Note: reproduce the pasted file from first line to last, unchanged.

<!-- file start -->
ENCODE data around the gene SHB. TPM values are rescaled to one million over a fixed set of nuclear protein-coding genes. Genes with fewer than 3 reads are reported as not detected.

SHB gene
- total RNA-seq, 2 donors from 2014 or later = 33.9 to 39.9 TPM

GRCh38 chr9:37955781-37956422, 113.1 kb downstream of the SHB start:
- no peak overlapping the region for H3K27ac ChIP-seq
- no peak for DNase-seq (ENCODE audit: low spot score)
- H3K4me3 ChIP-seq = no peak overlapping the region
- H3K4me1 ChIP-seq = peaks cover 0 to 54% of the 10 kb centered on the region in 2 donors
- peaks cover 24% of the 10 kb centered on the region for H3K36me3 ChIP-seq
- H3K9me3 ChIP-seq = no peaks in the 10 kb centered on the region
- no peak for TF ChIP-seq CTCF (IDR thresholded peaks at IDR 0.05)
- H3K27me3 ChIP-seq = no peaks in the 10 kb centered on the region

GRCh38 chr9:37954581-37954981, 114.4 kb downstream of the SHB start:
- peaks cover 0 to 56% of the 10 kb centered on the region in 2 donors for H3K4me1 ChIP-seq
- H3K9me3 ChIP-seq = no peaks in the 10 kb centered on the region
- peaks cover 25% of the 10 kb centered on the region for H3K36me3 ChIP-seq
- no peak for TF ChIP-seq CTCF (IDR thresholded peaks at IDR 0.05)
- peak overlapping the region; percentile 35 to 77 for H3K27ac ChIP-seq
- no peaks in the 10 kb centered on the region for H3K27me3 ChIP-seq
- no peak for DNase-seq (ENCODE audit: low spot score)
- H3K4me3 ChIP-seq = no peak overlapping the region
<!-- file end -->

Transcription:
ENCODE data around the gene SHB. TPM values are rescaled to one million over a fixed set of nuclear protein-coding genes. Genes with fewer than 3 reads are reported as not detected.

SHB gene
- total RNA-seq, 2 donors from 2014 or later = 33.9 to 39.9 TPM

GRCh38 chr9:37955781-37956422, 113.1 kb downstream of the SHB start:
- no peak overlapping the region for H3K27ac ChIP-seq
- no peak for DNase-seq (ENCODE audit: low spot score)
- H3K4me3 ChIP-seq = no peak overlapping the region
- H3K4me1 ChIP-seq = peaks cover 0 to 54% of the 10 kb centered on the region in 2 donors
- peaks cover 24% of the 10 kb centered on the region for H3K36me3 ChIP-seq
- H3K9me3 ChIP-seq = no peaks in the 10 kb centered on the region
- no peak for TF ChIP-seq CTCF (IDR thresholded peaks at IDR 0.05)
- H3K27me3 ChIP-seq = no peaks in the 10 kb centered on the region

GRCh38 chr9:37954581-37954981, 114.4 kb downstream of the SHB start:
- peaks cover 0 to 56% of the 10 kb centered on the region in 2 donors for H3K4me1 ChIP-seq
- H3K9me3 ChIP-seq = no peaks in the 10 kb centered on the region
- peaks cover 25% of the 10 kb centered on the region for H3K36me3 ChIP-seq
- no peak for TF ChIP-seq CTCF (IDR thresholded peaks at IDR 0.05)
- peak overlapping the region; percentile 35 to 77 for H3K27ac ChIP-seq
- no peaks in the 10 kb centered on the region for H3K27me3 ChIP-seq
- no peak for DNase-seq (ENCODE audit: low spot score)
- H3K4me3 ChIP-seq = no peak overlapping the region